Thomas Wiggins, or "Blind Tom" as he was called, toured the world playing for celebrities like Mark Twain and the Queen of England, dazzling audiences everywhere. The world he perceived was alive with vibration.
His ear was so sensitive he could ‘see’ objects around him. A musical genius, Thomas Wiggins' life offers a window into the culture of celebrity and racism at the turn of the twentieth century.
The Sewing Song is an extraordinary piece that combines heartfelt and tender moments with fiery and passionate sections. The writing is clean and very pianistic, making this a great piece for late intermediate pianists.
Throughout the main section, this piece will help you develop lyrical phrasing and fine control over the left hand, while keeping the right hand with an even and clear sound.
According to a concert program from 1868, after one exceptionally severe thunderstorm, Tom listened to the drain then "went to the piano and played what is now known as his Rainstorm and said it was what the rain, the wind, and the thunder said to him." Thomas Wiggins was just 5 years old when this happened and the Rainstorm would become one of his favorite tunes, one he would keep playing throughout his life.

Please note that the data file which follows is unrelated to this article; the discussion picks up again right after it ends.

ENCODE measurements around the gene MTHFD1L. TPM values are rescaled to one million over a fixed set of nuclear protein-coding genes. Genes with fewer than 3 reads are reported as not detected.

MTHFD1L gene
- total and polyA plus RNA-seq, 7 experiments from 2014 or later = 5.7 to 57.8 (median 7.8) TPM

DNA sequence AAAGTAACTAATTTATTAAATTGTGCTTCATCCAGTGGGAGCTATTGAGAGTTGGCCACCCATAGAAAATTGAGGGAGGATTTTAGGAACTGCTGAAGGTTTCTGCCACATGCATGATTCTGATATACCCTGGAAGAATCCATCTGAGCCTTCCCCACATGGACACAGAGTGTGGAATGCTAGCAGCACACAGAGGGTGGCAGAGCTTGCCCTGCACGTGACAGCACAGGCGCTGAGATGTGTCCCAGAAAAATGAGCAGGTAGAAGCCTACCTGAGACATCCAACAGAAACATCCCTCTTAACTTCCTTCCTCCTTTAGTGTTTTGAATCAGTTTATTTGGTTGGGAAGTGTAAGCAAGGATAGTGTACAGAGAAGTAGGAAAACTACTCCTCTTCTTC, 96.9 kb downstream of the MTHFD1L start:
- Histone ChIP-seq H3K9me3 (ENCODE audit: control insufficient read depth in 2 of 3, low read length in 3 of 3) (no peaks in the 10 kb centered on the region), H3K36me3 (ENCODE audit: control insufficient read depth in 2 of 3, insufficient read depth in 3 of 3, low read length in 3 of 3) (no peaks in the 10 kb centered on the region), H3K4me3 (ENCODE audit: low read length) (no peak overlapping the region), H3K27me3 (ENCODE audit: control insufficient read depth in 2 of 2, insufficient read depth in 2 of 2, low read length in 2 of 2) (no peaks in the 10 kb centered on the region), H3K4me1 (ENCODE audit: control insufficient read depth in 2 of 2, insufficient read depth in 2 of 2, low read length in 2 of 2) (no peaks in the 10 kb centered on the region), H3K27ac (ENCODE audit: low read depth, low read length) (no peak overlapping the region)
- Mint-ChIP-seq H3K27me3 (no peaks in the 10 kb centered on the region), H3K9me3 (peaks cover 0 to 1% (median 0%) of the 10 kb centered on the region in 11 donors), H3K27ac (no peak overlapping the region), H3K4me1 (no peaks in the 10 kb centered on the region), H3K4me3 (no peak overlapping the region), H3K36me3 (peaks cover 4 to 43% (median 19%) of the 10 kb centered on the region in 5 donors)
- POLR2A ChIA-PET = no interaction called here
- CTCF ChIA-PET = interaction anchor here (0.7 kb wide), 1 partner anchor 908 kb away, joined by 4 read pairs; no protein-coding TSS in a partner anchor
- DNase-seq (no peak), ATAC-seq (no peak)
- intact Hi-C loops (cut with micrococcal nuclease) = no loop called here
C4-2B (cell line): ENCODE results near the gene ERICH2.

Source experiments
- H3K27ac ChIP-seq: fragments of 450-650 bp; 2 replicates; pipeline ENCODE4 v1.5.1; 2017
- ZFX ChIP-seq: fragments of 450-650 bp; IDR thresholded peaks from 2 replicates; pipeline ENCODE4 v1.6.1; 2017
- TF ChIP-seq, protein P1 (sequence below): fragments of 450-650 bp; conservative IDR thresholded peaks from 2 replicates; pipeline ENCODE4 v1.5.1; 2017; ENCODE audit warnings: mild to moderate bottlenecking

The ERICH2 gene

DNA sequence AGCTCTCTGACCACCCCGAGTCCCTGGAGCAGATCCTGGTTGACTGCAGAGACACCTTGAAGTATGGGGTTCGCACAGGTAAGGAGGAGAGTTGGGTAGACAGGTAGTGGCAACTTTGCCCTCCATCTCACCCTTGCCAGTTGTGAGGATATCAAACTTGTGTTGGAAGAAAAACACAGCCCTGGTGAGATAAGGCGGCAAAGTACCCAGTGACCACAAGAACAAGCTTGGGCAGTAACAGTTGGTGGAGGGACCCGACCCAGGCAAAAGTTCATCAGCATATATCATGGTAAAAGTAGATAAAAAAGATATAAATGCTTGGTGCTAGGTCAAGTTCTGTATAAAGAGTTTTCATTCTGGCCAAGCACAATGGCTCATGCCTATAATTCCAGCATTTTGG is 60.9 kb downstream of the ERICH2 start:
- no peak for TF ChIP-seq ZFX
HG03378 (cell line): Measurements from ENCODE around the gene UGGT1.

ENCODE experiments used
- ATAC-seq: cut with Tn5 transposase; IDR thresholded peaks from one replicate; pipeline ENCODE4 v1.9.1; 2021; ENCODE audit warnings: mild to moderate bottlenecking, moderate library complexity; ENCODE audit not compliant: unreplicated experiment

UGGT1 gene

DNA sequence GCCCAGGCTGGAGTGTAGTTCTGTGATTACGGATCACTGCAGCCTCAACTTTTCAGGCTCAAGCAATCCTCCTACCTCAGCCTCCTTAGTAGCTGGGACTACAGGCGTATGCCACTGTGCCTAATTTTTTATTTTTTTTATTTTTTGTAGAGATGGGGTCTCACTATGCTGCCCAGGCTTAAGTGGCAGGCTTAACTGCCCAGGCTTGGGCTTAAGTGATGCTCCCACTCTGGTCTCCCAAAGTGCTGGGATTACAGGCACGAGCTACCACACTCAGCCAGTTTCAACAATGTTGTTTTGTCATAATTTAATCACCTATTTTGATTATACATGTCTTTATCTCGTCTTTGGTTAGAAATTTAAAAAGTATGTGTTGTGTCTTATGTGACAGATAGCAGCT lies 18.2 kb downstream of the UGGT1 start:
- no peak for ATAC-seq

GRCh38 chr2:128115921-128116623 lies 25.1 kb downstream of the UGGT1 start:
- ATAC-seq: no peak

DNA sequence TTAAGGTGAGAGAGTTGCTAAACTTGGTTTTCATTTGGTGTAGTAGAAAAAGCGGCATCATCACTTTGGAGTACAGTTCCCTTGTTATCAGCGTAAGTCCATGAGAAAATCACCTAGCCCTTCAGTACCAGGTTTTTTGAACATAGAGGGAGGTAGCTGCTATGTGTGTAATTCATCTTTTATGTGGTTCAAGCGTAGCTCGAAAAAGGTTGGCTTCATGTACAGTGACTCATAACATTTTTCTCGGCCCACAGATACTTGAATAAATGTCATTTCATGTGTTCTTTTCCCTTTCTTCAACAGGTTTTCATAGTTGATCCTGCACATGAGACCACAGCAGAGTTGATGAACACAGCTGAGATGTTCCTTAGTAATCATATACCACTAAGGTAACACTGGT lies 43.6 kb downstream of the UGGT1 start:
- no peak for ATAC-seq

This piece was first published in 1865, and we can hear a gentle and naive main tune giving way to a stormy and triumphant middle section. The new theme in this new section is constantly interrupted by an insistent wave of chromatic waves in the bass. Alternating such contrasting ideas is one of the main challenges in this piece.
Ignatius Sancho (c.1729 - 1780)
Ignatius Sancho was born in 1729 on a slave ship and spent the first two years of his life enslaved in Grenada. His mother died when he was very young and his father killed himself, rather than become enslaved. When he was two, his owner brought him to England.
He worked as a servant in Greenwich and then for the Duke of Montagu. Sancho taught himself to read and spoke out against the slave trade. He went on to compose music and write poetry and plays. In 1773, Sancho and his wife set up a grocer's shop in Westminster. Sancho was very well known and his shop became a meeting place for some of the most famous writers, artists, actors and politicians of the day. As a financially-independent householder, he became the first black person of African origin to vote in parliamentary elections in Britain.